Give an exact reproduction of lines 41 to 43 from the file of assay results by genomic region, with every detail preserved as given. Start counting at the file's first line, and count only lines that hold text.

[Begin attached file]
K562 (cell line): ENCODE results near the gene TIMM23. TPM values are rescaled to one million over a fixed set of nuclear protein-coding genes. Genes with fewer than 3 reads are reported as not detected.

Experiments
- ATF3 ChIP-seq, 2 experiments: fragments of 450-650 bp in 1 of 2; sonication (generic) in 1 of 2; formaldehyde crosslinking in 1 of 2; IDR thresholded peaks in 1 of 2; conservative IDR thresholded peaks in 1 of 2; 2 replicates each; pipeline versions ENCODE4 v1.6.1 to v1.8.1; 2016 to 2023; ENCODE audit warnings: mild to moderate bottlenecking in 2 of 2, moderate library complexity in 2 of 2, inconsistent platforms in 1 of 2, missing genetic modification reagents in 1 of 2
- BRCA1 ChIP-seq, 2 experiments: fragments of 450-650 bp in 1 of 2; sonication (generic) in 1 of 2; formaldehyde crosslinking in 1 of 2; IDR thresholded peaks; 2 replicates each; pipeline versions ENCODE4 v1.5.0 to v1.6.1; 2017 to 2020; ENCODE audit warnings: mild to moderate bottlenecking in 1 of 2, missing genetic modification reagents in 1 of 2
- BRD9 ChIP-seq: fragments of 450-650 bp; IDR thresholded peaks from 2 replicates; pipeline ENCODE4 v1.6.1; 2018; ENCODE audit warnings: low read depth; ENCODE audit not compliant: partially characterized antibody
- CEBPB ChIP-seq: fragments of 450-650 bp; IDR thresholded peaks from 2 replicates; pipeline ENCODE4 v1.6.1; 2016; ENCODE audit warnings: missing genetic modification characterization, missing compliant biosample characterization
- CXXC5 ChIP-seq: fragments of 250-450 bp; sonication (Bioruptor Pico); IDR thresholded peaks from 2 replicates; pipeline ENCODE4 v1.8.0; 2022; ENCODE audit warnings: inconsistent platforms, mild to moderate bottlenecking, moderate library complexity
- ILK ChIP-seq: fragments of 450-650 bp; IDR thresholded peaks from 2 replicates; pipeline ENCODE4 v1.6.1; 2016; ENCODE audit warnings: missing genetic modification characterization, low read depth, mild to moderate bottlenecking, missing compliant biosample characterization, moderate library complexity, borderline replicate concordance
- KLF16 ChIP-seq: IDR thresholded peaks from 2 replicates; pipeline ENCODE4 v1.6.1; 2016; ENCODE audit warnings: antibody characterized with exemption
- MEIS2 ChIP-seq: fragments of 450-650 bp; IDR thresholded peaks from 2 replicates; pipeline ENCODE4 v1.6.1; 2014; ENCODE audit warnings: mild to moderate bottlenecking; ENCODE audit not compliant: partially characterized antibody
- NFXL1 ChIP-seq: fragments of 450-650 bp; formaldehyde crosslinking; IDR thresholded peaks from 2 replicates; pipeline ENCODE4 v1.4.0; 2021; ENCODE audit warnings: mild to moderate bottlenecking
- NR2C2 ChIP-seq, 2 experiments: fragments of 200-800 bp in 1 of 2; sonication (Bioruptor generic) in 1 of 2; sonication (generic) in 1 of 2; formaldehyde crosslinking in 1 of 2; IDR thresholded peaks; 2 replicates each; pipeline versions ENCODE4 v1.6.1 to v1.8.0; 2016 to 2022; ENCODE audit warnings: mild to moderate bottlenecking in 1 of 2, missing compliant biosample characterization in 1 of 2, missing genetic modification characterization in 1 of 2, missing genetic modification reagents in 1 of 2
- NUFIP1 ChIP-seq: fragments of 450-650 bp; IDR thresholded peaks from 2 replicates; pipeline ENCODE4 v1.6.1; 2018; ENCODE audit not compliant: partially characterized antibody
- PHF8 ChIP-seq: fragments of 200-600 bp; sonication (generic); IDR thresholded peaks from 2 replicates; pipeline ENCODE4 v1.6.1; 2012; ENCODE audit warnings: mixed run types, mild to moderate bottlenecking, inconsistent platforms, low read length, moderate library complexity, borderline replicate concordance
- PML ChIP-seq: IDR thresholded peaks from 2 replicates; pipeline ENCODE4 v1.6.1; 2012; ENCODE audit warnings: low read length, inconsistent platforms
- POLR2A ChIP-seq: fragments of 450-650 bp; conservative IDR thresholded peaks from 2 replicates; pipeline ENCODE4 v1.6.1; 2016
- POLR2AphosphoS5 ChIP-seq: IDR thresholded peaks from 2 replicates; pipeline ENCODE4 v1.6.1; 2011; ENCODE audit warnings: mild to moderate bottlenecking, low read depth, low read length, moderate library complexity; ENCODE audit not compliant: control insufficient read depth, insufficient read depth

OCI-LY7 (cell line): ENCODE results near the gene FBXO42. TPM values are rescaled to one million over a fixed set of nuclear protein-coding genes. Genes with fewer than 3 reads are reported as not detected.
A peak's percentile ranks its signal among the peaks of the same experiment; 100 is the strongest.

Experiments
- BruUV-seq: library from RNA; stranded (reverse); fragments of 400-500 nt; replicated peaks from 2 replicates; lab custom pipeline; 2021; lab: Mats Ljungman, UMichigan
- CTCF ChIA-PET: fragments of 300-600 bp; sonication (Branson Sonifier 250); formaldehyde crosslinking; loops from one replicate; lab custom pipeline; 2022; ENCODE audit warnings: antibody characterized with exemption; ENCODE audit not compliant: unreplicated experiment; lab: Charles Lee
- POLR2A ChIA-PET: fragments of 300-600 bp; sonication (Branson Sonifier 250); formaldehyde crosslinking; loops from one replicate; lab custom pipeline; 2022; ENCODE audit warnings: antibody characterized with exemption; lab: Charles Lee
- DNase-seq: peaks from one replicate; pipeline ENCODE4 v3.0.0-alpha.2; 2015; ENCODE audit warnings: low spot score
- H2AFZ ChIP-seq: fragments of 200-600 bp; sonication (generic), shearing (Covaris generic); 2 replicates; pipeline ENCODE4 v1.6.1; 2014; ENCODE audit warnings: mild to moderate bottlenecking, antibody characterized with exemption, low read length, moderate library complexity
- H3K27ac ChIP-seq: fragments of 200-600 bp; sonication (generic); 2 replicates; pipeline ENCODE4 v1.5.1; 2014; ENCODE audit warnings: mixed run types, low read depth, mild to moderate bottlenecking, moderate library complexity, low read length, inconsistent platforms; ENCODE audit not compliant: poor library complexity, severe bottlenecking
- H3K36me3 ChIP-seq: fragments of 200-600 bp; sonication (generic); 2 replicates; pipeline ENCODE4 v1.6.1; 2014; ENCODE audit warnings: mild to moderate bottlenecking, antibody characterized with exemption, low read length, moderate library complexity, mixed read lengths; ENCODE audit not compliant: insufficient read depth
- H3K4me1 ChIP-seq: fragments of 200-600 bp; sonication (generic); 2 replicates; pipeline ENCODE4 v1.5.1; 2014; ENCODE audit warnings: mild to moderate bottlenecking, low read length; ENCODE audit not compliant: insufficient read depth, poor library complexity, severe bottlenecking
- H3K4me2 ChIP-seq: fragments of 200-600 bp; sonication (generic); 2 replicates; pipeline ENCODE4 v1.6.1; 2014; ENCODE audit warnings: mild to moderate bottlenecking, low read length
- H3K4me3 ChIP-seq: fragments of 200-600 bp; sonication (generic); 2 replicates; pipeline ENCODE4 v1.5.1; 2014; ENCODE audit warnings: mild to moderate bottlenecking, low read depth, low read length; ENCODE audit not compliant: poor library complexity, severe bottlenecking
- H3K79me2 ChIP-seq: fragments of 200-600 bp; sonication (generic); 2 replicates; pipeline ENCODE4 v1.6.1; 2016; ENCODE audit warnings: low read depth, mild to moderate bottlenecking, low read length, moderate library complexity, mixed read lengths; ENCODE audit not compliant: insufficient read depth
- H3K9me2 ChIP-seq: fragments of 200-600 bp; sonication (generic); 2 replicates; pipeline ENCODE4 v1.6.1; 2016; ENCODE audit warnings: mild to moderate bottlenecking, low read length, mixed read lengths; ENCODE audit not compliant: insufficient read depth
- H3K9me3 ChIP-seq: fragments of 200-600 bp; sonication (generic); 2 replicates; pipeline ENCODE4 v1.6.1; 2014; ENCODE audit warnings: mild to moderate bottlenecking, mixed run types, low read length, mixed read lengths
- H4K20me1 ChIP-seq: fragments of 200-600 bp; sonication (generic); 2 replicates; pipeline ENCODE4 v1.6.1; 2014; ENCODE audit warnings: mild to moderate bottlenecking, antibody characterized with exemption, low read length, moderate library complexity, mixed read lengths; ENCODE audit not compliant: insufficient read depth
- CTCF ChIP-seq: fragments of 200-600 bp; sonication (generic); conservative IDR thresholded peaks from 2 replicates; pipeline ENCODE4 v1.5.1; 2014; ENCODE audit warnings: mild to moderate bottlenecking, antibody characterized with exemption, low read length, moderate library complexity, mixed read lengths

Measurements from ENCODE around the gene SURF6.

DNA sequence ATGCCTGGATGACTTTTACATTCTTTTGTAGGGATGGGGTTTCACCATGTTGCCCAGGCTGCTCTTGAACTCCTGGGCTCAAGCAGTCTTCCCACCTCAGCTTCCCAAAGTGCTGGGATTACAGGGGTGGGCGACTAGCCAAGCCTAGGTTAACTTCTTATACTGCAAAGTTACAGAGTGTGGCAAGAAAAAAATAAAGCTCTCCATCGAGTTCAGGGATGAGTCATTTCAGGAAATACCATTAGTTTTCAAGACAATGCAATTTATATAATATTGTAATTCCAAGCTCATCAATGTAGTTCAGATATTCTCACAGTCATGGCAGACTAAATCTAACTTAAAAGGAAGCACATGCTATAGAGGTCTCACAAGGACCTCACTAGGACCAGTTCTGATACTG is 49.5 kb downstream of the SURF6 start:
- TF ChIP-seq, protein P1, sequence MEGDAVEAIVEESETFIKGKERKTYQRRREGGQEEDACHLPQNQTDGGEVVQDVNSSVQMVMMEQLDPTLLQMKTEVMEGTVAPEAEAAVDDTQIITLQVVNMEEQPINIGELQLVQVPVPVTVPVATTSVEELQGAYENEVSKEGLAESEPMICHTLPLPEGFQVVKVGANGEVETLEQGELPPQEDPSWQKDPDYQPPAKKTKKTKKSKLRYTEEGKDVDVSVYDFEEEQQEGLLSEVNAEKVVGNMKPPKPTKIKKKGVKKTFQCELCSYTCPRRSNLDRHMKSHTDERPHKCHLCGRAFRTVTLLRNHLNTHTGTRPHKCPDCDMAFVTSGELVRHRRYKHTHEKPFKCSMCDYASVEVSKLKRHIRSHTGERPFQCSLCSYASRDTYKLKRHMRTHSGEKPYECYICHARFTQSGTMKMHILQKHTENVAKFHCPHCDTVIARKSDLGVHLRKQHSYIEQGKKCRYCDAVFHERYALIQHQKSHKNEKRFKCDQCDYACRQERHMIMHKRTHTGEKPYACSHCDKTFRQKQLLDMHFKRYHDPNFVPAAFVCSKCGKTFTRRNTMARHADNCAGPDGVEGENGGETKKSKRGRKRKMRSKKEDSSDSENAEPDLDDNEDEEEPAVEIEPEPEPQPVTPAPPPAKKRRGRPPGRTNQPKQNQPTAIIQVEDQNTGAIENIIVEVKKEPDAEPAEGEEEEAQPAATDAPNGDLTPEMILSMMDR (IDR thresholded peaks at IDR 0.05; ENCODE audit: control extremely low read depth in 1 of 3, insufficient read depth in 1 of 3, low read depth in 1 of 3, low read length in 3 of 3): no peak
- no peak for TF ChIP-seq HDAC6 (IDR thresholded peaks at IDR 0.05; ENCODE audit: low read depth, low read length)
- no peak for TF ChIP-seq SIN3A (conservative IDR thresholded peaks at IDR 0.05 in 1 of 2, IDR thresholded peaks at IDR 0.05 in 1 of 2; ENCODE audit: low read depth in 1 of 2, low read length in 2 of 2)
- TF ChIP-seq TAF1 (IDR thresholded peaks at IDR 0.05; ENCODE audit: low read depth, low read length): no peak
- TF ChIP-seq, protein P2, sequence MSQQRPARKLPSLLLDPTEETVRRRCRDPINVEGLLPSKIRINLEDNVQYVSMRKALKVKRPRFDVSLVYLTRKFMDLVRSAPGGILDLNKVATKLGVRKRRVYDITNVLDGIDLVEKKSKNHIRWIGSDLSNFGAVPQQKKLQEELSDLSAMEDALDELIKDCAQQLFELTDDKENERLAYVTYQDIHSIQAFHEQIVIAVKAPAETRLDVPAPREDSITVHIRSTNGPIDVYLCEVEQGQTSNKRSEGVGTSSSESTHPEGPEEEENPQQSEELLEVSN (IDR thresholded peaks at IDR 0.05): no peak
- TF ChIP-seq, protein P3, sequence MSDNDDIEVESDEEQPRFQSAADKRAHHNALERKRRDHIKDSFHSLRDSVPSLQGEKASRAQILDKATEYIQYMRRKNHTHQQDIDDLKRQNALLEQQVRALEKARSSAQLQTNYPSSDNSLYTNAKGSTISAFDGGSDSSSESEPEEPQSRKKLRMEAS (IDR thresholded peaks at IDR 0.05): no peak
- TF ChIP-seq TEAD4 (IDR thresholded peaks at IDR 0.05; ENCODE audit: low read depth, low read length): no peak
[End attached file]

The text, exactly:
- TF ChIP-seq TAF1 (IDR thresholded peaks at IDR 0.05; ENCODE audit: low read depth, low read length): no peak
- TF ChIP-seq, protein P2, sequence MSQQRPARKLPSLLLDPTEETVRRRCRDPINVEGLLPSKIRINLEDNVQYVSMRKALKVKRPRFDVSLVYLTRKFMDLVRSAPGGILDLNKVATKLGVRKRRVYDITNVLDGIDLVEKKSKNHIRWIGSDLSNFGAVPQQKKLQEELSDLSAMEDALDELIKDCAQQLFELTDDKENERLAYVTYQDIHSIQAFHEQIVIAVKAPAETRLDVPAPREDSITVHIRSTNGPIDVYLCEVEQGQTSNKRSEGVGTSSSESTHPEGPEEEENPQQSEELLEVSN (IDR thresholded peaks at IDR 0.05): no peak
- TF ChIP-seq, protein P3, sequence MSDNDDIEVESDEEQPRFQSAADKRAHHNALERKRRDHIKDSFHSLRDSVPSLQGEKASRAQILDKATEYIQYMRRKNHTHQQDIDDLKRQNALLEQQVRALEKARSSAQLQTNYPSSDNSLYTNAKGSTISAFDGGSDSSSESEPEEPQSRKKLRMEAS (IDR thresholded peaks at IDR 0.05): no peak